If you’re now stressing about the fact that stress is wrecking your relationship — stop! The good news is that it’s entirely possible to manage stressors, thereby reducing their ability to do harm. “You have more control over your environment than your thoughts might lead you to believe,” Dr. Mantell says. “But even if you can’t avoid a situation or alter it, you can reframe the problem more positively with each other, look at the large picture and change your perspective.” Taking the following steps can help keep your relationship on track to happily ever after.
“Be each other’s defense attorney, not prosecutor.”
1. Create a plan.
Whenever you and your partner are in a good place, craft a game plan for how you’ll cope with the arrival of tension in the future. Dr. Mantell recommends agreeing to work to reduce reactivity (think: major blow-ups) and help identify each other’s negative thought patterns. Then, challenge those thoughts with more positive interpretations of the stressful scenario (for cool ways to channel stress into positivity, read this). Another good way to preempt stress: Exercise together.
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2. Reduce your own stress.
Learn how to relieve your own stress and your relationship will be better for it. Spend time outside, listen to music or practice deep breathing. Perhaps most important: Learn to shift your perspective. “Stress is an emotional and physiological response to thinking that an event, condition, or situation is [terrible] and that no good can come from [it],” says Dr. Mantell. The trick is to adopt more positive frameworks for difficult situations. Try to remind yourself that you’ll get through it, that there may even be a good reason a certain stressor has occurred—and at worst, it’s only one bad event.
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3. Encourage your partner to relax.
If you notice your partner is feeling stressed, try to offer them the support and space to work through their own feelings (some people need to cry; others hit the gym for a week of two-a-days). Helping your partner feel cared for will soothe their stress, which will allow your relationship to weather the storm.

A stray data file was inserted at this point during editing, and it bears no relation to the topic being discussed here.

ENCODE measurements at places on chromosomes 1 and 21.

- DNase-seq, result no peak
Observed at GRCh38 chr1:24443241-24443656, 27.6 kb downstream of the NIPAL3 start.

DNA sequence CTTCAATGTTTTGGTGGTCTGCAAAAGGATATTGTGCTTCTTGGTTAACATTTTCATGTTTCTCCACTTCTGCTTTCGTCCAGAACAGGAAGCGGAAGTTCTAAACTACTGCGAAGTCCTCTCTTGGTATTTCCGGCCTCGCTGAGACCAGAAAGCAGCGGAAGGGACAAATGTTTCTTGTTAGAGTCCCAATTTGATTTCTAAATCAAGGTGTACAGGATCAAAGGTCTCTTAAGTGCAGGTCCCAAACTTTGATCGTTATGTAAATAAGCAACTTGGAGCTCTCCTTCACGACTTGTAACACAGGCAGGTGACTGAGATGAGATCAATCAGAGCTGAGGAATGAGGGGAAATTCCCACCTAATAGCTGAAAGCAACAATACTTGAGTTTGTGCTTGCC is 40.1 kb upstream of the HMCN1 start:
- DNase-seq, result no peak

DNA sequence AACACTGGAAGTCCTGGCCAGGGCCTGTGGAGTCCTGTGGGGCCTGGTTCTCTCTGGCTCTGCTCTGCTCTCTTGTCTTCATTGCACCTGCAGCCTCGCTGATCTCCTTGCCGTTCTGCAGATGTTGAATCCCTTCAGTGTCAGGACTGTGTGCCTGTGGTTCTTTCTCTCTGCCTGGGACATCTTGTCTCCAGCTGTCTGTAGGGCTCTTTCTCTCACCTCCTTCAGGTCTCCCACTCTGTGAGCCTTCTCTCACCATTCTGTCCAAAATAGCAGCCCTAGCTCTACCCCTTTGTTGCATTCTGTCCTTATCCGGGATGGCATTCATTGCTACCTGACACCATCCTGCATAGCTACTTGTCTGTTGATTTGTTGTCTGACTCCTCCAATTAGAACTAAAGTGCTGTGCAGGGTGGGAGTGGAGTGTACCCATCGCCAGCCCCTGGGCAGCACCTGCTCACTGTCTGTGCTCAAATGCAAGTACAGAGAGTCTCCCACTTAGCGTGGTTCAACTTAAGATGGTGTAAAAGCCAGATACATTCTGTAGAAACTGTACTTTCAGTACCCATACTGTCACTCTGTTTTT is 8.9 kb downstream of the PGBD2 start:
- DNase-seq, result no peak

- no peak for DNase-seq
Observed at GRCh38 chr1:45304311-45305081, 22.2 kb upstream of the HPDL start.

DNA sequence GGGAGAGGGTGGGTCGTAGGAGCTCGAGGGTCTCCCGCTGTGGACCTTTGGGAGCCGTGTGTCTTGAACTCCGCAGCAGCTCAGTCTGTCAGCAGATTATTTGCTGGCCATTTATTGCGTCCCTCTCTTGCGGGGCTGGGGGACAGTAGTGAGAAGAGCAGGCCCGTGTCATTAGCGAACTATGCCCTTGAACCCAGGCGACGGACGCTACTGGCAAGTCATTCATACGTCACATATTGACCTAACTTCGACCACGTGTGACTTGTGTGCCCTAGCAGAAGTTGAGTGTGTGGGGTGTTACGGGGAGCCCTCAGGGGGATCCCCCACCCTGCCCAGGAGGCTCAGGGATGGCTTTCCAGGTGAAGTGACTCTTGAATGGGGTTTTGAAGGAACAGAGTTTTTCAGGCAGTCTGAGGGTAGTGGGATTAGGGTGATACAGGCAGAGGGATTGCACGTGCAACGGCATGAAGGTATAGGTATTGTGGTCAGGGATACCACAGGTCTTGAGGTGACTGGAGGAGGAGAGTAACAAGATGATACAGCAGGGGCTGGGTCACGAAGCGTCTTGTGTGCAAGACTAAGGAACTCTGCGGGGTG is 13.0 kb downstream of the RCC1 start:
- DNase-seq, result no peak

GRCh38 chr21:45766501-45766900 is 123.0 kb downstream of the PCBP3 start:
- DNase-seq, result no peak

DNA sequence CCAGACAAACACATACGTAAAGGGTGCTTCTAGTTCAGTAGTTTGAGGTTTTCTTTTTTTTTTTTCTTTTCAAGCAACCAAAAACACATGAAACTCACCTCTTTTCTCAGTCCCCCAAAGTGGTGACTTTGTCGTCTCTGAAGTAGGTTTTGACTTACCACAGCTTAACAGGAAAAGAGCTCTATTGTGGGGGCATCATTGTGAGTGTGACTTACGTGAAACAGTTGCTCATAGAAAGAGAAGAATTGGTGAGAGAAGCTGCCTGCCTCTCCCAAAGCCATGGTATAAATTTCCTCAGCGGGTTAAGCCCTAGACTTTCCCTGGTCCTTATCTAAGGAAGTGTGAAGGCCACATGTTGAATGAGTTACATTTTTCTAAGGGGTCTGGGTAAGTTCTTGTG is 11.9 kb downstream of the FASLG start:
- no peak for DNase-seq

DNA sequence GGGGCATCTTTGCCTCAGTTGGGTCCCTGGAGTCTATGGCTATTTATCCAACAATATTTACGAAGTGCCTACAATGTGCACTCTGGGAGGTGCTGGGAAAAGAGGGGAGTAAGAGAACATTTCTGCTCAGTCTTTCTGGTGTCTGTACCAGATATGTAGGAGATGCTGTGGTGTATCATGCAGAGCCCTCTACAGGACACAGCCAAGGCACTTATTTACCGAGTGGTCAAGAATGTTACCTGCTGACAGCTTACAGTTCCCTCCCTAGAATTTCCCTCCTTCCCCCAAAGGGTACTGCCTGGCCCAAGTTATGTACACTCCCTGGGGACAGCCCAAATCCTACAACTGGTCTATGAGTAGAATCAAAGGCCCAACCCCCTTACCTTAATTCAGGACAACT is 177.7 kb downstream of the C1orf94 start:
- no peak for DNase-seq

4. Prioritize commitment.
If you’re feeling too strained to connect with your partner every day, Dr. Mantell recommends putting things in perspective. “Help each other remember you cannot control the uncontrollable, to always look for victory not defeat, to agree to set aside time to talk and be each other’s defense attorney, not prosecutor,” Dr. Mantell says. Ask yourself: What will your relationship look like in one month (and in six months) if you don’t prioritize time with your partner? What are the advantages of putting your partnership first, and what are the disadvantages? The answers to these questions should motivate you to pursue quality time together.
5. Ask for help.
Like it or not, your partner won’t always provide for all your needs. Sometimes he or she will be too overworked to help you as effectively as you’d like, and vice versa. When one or both of you is struggling to meet the other’s needs, don’t be afraid to enlist the help of trusted friends, relatives, or a licensed therapist.
Within the context of a relationship (or pretty much anything in life), you will never be able to control everything, Mantell says. But you can own your side of things by learning to identify signs that stress is affecting your relationship and taking steps to minimize the damage.